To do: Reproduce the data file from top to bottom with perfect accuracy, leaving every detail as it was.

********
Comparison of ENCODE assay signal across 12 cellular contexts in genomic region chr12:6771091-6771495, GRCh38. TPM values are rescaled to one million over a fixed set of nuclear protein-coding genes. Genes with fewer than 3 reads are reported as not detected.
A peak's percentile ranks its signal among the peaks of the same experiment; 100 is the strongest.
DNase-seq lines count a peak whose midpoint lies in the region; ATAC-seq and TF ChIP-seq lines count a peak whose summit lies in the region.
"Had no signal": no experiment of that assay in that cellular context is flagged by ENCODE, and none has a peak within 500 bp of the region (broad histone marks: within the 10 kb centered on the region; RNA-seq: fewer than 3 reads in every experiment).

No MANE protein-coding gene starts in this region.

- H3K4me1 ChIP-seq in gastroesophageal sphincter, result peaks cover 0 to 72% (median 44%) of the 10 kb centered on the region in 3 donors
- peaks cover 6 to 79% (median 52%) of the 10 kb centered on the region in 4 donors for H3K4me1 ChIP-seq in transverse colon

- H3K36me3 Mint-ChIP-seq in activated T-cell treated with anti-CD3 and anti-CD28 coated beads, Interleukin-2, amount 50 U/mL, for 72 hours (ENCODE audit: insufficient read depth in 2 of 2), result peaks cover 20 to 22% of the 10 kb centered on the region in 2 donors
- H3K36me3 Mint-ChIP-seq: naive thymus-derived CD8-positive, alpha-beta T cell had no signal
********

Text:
Comparison of ENCODE assay signal across 12 cellular contexts in genomic region chr12:6771091-6771495, GRCh38. TPM values are rescaled to one million over a fixed set of nuclear protein-coding genes. Genes with fewer than 3 reads are reported as not detected.
A peak's percentile ranks its signal among the peaks of the same experiment; 100 is the strongest.
DNase-seq lines count a peak whose midpoint lies in the region; ATAC-seq and TF ChIP-seq lines count a peak whose summit lies in the region.
"Had no signal": no experiment of that assay in that cellular context is flagged by ENCODE, and none has a peak within 500 bp of the region (broad histone marks: within the 10 kb centered on the region; RNA-seq: fewer than 3 reads in every experiment).

No MANE protein-coding gene starts in this region.

- H3K4me1 ChIP-seq in gastroesophageal sphincter, result peaks cover 0 to 72% (median 44%) of the 10 kb centered on the region in 3 donors
- peaks cover 6 to 79% (median 52%) of the 10 kb centered on the region in 4 donors for H3K4me1 ChIP-seq in transverse colon

- H3K36me3 Mint-ChIP-seq in activated T-cell treated with anti-CD3 and anti-CD28 coated beads, Interleukin-2, amount 50 U/mL, for 72 hours (ENCODE audit: insufficient read depth in 2 of 2), result peaks cover 20 to 22% of the 10 kb centered on the region in 2 donors
- H3K36me3 Mint-ChIP-seq: naive thymus-derived CD8-positive, alpha-beta T cell had no signal